1. Click on the Control Center icon located in the Data logger group in the HYPERSIM TAB

This opens the Data Logger window as

2. Select the Signal Groups (1) to access the options of the default configuration

3. Uncheck the Output file auto naming. This way, only one recorded data file is created and overwritten at each simulation

4. Set the Frame length to 1 s

5. Set the Decimation factor to 10

6. Set the number of frames to 1

Thus, similar to PSCAD, the first 1 s simulation results are recorded in HYPERSIM at a plot time step of 50 µs. The users can then run the imported IEEE 39-bus Benchmark in HYPERSIM and compare voltage and current measurements at different buses with PSCAD.

The provided template, PSCAD_Import_39_Bus.svt, can be utilized to compare simulation recordings from PSCAD and HYPERSIM. It is noted that the source files need to be replaced before playing the recorded data . The users need to run IEEE_39_bus.pscx located at PSCAD_ref_model to generate the PSCAD recordings in advance; then, the .inf extension file for PSCAD source can be found at the temp folder .\PSCAD_ref_model\IEEE_39_bus.if15_x86. The .oprec file can be found at the recordings folder at PSCAD_Import_39_Bus_hyp after running the imported model PSCAD_Import_39_Bus.ecf.

Simulation and Results

As part of the example model setup, a three-phase to ground fault is implemented. By modifying the parameters of fault components, the user can perform various fault transients to verify the accuracy of the imported model. Two test scenarios are considered in this example.

Scenario 1: Three-phase fault on Bus 1

The default scenario configured in the PSCAD reference model is a three-phase ground fault on Bus 1, which is applied at Bus 1 at 0.3s for 0.2s. After importing the model, the three-phase fault scenario is automatically configured inside the HYPERSIM model. The fault component symbol and window in the imported model are shown below

The fault time of the PSCAD model is mapped to the timed fault logic component, and the same fault time as the PSCAD model is automatically configured inside the HYPERSIM model as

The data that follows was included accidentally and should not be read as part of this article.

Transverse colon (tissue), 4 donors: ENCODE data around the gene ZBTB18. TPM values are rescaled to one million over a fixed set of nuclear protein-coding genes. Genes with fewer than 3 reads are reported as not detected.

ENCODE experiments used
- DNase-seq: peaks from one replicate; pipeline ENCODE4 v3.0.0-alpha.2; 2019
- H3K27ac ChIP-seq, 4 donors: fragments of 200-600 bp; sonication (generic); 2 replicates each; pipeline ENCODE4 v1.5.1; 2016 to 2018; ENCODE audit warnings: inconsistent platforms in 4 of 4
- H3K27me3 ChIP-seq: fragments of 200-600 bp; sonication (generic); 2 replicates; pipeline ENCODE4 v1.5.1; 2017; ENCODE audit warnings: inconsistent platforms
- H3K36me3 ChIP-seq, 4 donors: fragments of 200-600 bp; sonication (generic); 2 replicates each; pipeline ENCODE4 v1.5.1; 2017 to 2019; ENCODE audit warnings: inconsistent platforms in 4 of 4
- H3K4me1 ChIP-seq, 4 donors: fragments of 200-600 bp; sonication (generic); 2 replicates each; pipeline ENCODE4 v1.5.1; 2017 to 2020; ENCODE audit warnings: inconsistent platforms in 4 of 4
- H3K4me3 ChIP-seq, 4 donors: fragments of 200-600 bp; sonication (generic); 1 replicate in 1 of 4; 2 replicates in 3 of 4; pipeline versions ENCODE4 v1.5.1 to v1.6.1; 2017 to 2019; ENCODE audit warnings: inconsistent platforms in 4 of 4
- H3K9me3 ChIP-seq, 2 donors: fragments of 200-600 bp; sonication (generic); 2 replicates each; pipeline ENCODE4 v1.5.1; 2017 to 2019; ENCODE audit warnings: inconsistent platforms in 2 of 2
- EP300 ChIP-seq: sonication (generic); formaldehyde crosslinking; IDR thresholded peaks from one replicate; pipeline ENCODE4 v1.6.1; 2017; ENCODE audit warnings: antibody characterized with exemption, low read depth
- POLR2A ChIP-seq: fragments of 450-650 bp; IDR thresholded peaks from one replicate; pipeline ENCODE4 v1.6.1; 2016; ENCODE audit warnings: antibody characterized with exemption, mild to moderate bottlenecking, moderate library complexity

However, the user can change these settings to simulate different fault transients. Changing the values of TF and DF for the timed fault logic component can configure the fault activation and clear times, respectively.

It is noted that PSCAD reference model disconnects the Bus 1 from the system with two breakers at 0.4s, the PSCAD breakers and switching operation are imported to the HYPERSIM model as well. The breaker operation time is configured with breaker logic component as

The following figures compare the HYPERSIM (REC1) and PSCAD (PSC1) simulation results following the three-phase fault on Bus 1.

It is noted that instantaneous waveforms measured from the imported HYPERSIM model perfectly overlaps with the results from PSCAD reference model. This validates the accuracy of imported HYPERSIM model.


Scenario 2: Single-phase fault on Bus 1

The second scenario used to validate this model is a Phase-A to ground fault. Similar to scenario 1, the default times for this fault are set to activate at 0.3s and clear 0.2s later. By default, this scenario is disabled and only the three-phase fault described in the scenario 1 is enabled. To activate this fault it is necessary to change the fault type as shown below.

For this test, the fault settings are modified in the imported HYPERSIM model as:

It is assumed that the timed fault logic component and breakers used to disconnect Bus 1 operated in the same manner as scenario 1; thus, no further modifications are required.

The following figures compare the HYPERSIM (REC1) and PSCAD (PSC1) simulation results following the Single-phase fault on Bus 1.

The accuracy of the imported model is also verified with an unbalanced fault, the imported HYPERSIM model provides decent accuracy when compared to the PSCAD reference model.


[1] T. Athay, R. Podmore and S. Virmani, "A Practical Method for the Direct Analysis of Transient Stability," in IEEE Transactions on Power Apparatus and Systems, vol. PAS-98, no. 2, pp. 573-584, March 1979, doi: 10.1109/TPAS.1979.319407.

[2] [PSCAD Models and Examples]
[3] [Intermediate Library for PSCAD V5]

See Also